Banks fear ID cards have lost useful features

The UK financial services industry has expressed concerns that security features which would have made the card useful in certain financial transactions have been stripped from the scheme
Written by Nick Heath, Contributor

While the Home Office is hoping ID cards will one day be used for everything from claiming benefits to opening bank accounts, the UK financial services industry has its doubts over how useful the cards will prove.

The UK payments association Apacs — whose members includes the UK's major high-street banks — is worried that security features which would have made the card useful for checking identity in large money transfers and online transactions have been stripped from the scheme.

Head of security for Apacs Colin Whittaker told a conference hosted by the BCS Security Forum yesterday: "Some of the features we were expecting in the ID card are not going to be present for the foreseeable future.

"There's nothing in the middle tech range which is where a lot of the user case scenarios — particularly in the financial sector — are going to give more value. For example, doing a high-value cash withdrawal, a counter-based withdrawal, where a financial institution asks you to put the ID card in a reader, checks it's a valid card and takes a PIN."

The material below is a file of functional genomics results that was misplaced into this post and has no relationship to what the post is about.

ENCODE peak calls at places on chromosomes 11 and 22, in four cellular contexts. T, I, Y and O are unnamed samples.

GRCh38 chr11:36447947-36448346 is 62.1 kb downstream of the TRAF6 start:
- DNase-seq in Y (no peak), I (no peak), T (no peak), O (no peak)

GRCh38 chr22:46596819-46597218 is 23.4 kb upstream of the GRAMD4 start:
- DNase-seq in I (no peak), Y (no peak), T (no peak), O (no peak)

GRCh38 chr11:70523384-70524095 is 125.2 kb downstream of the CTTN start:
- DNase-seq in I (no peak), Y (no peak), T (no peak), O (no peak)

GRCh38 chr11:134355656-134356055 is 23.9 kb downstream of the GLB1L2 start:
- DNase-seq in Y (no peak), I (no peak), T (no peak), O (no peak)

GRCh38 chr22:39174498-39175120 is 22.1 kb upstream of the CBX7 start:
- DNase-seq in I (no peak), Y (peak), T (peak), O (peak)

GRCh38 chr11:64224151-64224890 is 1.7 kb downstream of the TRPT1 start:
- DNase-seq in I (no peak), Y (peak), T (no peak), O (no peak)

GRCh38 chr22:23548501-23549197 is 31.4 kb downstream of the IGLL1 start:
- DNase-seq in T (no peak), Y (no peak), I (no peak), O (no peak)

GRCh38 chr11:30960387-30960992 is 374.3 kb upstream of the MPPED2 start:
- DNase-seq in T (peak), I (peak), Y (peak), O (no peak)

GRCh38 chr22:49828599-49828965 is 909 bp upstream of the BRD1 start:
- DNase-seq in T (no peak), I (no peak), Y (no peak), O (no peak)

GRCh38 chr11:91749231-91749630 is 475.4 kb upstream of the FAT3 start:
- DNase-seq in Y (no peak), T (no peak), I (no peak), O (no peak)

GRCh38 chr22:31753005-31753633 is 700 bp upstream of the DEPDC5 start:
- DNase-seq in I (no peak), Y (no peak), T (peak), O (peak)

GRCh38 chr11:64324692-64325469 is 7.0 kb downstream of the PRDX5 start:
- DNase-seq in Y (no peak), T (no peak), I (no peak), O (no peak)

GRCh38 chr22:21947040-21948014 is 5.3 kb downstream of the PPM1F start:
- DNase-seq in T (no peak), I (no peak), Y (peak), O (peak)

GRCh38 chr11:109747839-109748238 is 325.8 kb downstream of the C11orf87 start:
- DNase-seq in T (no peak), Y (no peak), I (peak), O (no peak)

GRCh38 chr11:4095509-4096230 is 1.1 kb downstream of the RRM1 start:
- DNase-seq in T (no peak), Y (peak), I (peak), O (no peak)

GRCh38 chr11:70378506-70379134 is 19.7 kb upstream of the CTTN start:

He added: "The online capabilities that we were hoping were going to be present are unlikely to be there for the foreseeable future."

According to the Home Office, it is important not to overcomplicate the card with too many features.

Speaking at the same event, identity minister Meg Hillier said: "If you try and lay too much on something then you risk overwhelming it and making it too complex.

"You risk the core and the core is that we have an ID register that is safe and links an individual to their ID."

Apacs's Whittaker questioned whether the ID scheme's expense will outweigh its usefulness. "I have some grave concerns as to whether we are going to get the services we want at a cost that is going to be meaningful," he said.

Barclaycard too has reservations over where the cards can be used in financial services. Richard Mould, head of card innovation at Barclaycard, told the conference: "We are a commercial sector. I need to think 'is there a product, a service that I can charge for and that my customers want?'. I have not witnessed any yet."

Mould said Barclays is happy with the PINsentry card reader that it uses to secure its own online transactions and currently sees no reason to switch to using ID cards.

Apacs meanwhile would like a "simple" and "elegant" electronic way to prove the authenticity of the ID card using cryptography, similar to that used in existing credit and debit cards. It also wants some form of PIN-based verification to be useable with the cards, Whittaker said.

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